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    Medvedev Opens Door To Tougher Iran Sanctions

    Russian President Dmitry Medvedev has opened the door to tougher sanctions intended to stop Iran's suspected nuclear weapons program.  The Russian leader met with U.S. President Barack Obama Wednesday in New York.

    Russia has strong economic ties with Iran, and has repeatedly opposed sanctions against the Islamic state.  But after talking with President Obama on the sidelines of the U.N. General Assembly meeting, Mr. Medvedev appeared to soften the Russian position.

    "Sanctions rarely lead to productive results," said Dmitry Medvedev. "But in some cases, sanctions are inevitable."

    The U.S. and Russia, as well as four other nations, are to begin talks with Iran on October 1 over its nuclear program.  Mr. Obama wants tougher sanctions if those negotiations are not successful.

    "Then we will have to take additional actions, and that sanctions, serious additional sanctions, remain a possibility," said President Obama.

    Mr. Medvedev said the U.S. and Russia's other negotiating partners could help improve the chances of successful talks by offering unspecified incentives for Iran to comply.

    "Our task is to create such a system of incentives that would allow Iran to resolve its peaceful nuclear program, but at the same time prevent it from obtaining nuclear weapons," he said.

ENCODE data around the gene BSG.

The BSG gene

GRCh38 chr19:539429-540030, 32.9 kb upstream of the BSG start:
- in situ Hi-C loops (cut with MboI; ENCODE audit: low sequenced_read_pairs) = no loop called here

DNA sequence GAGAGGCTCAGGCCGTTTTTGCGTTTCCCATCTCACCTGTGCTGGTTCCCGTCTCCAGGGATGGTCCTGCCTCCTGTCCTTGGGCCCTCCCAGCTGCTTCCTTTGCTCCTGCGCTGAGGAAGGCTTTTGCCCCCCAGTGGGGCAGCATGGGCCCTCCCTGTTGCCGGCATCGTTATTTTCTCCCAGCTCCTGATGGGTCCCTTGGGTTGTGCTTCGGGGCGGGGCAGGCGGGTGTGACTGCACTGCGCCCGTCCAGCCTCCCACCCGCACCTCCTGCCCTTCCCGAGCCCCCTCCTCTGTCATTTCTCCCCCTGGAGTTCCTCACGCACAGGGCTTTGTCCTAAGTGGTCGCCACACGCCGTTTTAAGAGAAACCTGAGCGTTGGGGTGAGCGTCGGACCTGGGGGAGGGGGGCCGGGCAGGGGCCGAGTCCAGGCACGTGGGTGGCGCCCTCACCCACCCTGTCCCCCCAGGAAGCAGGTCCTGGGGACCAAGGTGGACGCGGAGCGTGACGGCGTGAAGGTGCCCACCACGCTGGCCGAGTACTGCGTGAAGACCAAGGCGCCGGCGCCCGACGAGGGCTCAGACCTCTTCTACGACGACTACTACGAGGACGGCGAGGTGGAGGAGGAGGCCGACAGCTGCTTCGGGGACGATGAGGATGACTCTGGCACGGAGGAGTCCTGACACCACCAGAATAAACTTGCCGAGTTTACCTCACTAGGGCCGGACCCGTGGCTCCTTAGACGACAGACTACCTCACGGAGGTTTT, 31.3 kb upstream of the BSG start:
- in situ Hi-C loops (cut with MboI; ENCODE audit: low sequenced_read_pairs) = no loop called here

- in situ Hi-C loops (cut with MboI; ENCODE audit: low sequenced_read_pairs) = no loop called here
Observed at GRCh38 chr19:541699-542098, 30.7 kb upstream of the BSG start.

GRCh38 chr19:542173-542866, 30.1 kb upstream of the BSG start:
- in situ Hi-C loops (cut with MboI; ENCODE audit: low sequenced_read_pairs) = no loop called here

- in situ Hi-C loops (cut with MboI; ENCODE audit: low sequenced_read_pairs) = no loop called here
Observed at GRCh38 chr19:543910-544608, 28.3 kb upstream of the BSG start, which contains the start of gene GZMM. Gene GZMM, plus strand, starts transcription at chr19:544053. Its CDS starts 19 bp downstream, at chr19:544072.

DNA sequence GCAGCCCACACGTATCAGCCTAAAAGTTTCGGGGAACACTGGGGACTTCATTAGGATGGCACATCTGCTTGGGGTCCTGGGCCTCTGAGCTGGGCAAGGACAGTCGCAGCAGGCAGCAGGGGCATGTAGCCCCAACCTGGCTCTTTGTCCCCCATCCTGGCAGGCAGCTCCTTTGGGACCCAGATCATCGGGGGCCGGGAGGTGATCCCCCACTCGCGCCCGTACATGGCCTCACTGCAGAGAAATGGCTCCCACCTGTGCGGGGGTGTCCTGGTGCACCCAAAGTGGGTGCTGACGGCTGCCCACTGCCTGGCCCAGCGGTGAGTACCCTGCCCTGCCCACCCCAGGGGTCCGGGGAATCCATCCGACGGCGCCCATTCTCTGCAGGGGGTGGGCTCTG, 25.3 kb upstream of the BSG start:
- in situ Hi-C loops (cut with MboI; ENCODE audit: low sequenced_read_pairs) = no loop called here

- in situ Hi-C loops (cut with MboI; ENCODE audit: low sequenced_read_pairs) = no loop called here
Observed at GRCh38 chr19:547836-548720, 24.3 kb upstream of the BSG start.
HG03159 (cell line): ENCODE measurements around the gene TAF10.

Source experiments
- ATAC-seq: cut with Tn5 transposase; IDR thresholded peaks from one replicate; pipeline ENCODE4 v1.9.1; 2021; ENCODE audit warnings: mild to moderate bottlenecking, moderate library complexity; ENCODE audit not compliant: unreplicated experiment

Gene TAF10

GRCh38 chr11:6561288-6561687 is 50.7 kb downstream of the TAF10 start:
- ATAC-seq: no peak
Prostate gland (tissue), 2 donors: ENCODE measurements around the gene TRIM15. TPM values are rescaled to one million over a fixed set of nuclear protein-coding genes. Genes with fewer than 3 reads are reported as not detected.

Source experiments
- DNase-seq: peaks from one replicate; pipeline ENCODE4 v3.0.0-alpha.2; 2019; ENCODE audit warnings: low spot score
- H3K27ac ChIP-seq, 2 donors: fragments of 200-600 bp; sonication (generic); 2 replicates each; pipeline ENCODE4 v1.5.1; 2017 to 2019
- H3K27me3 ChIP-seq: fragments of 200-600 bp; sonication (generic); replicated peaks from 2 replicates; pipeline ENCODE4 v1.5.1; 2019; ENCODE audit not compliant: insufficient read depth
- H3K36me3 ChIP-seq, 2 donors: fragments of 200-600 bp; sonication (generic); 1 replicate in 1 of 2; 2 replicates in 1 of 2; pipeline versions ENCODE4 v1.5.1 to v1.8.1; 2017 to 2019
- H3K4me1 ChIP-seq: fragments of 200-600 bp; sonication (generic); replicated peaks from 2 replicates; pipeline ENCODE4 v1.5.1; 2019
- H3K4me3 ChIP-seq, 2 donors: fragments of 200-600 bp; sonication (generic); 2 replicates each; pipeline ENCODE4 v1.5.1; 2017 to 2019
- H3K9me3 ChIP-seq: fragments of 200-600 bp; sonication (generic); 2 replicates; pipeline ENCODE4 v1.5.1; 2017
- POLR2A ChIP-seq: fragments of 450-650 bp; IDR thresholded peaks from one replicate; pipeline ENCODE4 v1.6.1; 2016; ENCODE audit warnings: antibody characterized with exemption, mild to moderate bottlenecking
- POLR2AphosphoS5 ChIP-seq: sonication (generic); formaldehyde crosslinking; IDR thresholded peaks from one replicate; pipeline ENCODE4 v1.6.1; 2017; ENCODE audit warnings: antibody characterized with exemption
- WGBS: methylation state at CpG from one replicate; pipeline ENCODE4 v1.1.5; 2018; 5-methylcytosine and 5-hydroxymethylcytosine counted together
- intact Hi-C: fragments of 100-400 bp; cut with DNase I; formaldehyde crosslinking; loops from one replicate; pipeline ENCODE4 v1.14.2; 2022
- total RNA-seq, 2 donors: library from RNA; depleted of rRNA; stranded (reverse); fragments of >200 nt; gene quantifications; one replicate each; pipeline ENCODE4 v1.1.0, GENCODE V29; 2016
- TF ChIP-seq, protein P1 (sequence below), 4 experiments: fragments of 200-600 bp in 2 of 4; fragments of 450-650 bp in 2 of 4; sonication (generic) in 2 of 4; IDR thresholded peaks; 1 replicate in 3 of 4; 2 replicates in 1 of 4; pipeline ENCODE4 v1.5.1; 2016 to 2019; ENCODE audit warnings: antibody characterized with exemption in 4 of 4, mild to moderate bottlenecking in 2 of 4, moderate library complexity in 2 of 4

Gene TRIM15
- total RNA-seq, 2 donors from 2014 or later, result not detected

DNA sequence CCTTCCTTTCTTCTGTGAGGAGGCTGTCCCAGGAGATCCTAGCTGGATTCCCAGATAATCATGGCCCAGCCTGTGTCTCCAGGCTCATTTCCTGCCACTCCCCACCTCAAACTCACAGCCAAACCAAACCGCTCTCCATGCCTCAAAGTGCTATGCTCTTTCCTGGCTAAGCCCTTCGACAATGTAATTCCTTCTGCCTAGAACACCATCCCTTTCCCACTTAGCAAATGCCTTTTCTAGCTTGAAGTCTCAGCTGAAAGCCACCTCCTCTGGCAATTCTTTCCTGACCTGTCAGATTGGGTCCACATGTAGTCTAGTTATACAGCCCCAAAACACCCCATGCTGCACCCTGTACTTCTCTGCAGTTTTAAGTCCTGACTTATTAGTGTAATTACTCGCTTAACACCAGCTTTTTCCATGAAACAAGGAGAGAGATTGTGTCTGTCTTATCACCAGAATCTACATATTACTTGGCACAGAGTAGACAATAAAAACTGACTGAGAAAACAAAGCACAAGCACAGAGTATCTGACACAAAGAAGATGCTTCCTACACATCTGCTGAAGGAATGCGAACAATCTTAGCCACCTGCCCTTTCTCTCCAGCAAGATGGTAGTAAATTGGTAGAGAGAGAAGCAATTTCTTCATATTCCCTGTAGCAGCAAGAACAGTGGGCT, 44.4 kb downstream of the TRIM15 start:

Before the meeting, White House officials said the Iran nuclear problem would be Mr. Obama's top priority when the two leaders sat down.

    The president has denied that his decision last week to abandon a plan for a U.S. missile defense shield in Eastern Europe was related to efforts to get more help from Moscow on Iran.  After their meeting in New York, the Russian president called Mr. Obama's missile defense announcement reasonable, and said it took Moscow's concerns into account.

    President Obama also said he and Mr. Medvedev believe they can have an agreement before January to reduce their countries' nuclear arsenals.

    "Both of us are confident that we can meet our self-imposed deadline to get an agreement that substantially reduces our nuclear missiles and launchers by the end of the year," said Mr. Obama.

    On Thursday, Mr. Obama is to lead a U.N. Security Council meeting on limiting the spread of nuclear weapons, which is mostly aimed at Iran.
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